As Bob Nightengale notes in the USA Today, there’s a chance for an unprecedented number of managerial changes this year.
Nightengale does his own rundown, but for fun, I’m going to say there will be eight changes: Blue Jays, White Sox, Mariners, Braves, Marlins, Mets, Brewers, and Diamondbacks (I don’t include the Dodgers, who will be moving Don Mattingly into the job, but if you want to count them, make it nine).
- The Jays and Braves are forgone conclusions, what with Bobby Cox and Cito Gaston retiring. I don’t think the Mariners, Marlins, Mets and Brewers declining to retain their current skippers are much more controversial choices. I suppose Kirk Gibson could stay on, but I just kind of doubt it. I think Kevin Towers will get the GM job in Arizona that he’ll want to go with his own man.
- Ozzie Guillen leaving Chicago is perhaps a bit of a longshot — he’s under contract — but I get the feeling that the Kenny Williams/Ozzie show has run its course, and Guillen will be allowed to leave for Florida, technically because he’ll be fired, but that it will really be a mutual agreement kind of thing.
- I think Tony La Russa will stay on with the Cardinals one more year. I’ve gone back and forth on this, but Pujols is guaranteed to be there in 2011 because of the team option, and I could see La Russa wanting to ride that horse for one more season, leaving just before the team gets over-leveraged on salary or (perish the thought) Pujols leaves in a P.R. nightmare.
- Finally, I didn’t include the Cubs on that list as I’m hearing more and more that ownership and — more importantly — the players really like Mike Quade, and I think the Cubs will make the controversial but ultimately wise move to keep him on.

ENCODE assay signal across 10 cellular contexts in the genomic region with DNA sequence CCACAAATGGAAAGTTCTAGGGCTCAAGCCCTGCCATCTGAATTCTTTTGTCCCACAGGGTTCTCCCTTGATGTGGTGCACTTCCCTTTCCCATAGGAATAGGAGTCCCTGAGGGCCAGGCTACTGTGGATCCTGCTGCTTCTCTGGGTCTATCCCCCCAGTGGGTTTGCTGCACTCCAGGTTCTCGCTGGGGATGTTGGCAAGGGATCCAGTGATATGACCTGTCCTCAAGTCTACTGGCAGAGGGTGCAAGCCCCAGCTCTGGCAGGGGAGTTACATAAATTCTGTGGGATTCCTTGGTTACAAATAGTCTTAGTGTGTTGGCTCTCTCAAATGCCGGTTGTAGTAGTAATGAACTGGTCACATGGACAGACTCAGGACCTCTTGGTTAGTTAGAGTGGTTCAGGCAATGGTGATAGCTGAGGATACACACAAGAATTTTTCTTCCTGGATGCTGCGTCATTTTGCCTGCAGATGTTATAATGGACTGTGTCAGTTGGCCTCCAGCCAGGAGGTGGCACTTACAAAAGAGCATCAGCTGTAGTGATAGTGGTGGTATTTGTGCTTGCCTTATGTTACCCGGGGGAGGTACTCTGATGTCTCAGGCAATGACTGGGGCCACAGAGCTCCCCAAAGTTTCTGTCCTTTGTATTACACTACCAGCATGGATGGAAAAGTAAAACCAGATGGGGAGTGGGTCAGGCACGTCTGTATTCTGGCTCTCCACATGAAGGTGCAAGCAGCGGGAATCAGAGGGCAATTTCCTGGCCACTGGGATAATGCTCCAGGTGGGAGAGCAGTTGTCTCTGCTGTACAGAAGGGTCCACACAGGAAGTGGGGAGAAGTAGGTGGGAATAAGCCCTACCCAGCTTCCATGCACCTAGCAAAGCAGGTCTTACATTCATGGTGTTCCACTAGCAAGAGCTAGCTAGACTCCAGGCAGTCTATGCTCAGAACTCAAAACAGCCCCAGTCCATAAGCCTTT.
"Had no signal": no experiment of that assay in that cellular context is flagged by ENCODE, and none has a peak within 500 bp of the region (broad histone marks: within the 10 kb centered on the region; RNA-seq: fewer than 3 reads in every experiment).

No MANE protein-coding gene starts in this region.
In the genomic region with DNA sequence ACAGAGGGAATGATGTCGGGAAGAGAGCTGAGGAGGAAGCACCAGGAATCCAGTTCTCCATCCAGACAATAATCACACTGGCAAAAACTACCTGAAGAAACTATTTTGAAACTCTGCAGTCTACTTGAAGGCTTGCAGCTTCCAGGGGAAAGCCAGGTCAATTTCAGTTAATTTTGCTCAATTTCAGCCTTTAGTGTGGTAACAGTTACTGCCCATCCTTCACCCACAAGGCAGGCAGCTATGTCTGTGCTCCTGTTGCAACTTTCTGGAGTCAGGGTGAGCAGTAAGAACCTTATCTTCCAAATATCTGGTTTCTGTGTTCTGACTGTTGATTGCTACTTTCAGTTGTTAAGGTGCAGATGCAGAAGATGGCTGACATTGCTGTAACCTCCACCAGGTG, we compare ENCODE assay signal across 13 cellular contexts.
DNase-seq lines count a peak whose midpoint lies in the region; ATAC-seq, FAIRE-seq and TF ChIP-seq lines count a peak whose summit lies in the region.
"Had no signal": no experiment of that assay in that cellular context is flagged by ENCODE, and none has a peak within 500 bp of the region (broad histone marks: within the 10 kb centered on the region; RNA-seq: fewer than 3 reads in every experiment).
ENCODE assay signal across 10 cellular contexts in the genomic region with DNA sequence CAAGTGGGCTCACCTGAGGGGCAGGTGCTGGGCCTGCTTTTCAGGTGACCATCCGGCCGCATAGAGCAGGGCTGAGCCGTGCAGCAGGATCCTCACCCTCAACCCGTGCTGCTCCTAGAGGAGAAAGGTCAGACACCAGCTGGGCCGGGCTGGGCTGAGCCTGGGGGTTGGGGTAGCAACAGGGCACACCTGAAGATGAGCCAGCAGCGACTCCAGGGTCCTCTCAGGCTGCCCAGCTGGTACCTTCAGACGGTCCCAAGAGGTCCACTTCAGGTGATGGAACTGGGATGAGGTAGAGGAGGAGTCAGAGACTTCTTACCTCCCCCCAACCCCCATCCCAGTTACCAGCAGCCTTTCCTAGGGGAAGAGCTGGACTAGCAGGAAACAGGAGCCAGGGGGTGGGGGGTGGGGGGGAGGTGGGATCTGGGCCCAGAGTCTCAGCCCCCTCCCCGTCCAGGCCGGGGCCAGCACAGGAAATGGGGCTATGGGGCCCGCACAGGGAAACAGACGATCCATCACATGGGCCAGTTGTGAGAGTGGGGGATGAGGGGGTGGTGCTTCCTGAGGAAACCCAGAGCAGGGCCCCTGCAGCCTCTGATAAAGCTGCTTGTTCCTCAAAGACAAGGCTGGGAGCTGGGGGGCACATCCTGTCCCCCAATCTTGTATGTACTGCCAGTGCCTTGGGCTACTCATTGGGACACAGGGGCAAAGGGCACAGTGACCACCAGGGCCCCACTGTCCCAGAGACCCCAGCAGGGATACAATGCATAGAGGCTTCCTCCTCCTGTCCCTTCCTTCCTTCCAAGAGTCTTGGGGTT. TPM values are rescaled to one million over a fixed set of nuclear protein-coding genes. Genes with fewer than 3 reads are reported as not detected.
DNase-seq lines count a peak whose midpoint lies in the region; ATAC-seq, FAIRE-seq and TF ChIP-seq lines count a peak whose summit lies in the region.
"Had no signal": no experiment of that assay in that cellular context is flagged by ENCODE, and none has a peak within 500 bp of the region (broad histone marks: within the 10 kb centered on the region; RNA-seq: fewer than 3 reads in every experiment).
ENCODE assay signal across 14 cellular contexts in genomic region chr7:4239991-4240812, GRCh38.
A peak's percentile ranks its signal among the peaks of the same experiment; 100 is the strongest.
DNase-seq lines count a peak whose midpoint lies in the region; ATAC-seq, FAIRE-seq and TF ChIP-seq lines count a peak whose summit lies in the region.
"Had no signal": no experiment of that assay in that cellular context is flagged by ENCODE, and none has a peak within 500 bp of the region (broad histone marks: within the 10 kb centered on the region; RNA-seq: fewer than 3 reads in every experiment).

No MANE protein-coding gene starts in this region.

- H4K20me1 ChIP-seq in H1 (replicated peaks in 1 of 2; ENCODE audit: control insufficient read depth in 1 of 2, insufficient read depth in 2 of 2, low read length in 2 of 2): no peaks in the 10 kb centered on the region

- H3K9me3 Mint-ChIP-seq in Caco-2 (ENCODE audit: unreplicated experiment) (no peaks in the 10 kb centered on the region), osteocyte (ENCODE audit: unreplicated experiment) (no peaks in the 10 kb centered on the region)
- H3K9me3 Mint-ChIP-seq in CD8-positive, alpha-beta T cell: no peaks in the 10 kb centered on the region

So those are my predictions. How about yours?
It was assumed already, but Mike Scioscia made it official during Monday’s press conference for new general manager Billy Eppler that he will return as Angels manager in 2016.
Scioscia, the longest-tenured manager in the majors, has been at the helm with the Angels since 2000. There was a clause in his contract which allowed him to opt out after the 2015 season, but he has decided to stay put. He still has three years and $15 million on his contract, which runs through 2018.
Jerry Dipoto resigned as Angels general manager in July amid tension with Scioscia, so there were naturally questions today about what to expect with first-time GM Eppler in the fold. According to David Adler of MLB.com, Scioscia isn’t concerned.
“I think we’re going to mesh very well,” Scioscia said. “If we adjust, or maybe he adjusts to some of the things, there’s going to be collaboration that’s going to make us better.”
Eppler is the fourth general manager during Scioscia’s tenure with the team.
After winning the AL West last season, the Angels finished 85-77 this season and narrowly missed the playoffs. The team hasn’t won a postseason game since 2009.
Astros center fielder Carlos Gomez sat out the final series of the regular season in order to rest a strained left intercostal muscle, but there was good news coming out of a workout today in advance of Tuesday’s Wild Card game vs. the Yankees.
This has been a lingering issue for Gomez, who missed 13 straight games with the injury last month. He aggravated the strain on a throw to home plate last Wednesday and was forced to sit while the Astros fought to keep their season alive. Astros manager A.J. Hinch told reporters last week that Gomez’s injury would typically take 45-50 days to recover from, so it’s fair to wonder how productive he can be during the postseason.
Gomez mostly struggled after coming over from the Brewers at the trade deadline, batting .242 with four home runs and a .670 OPS over 41 games.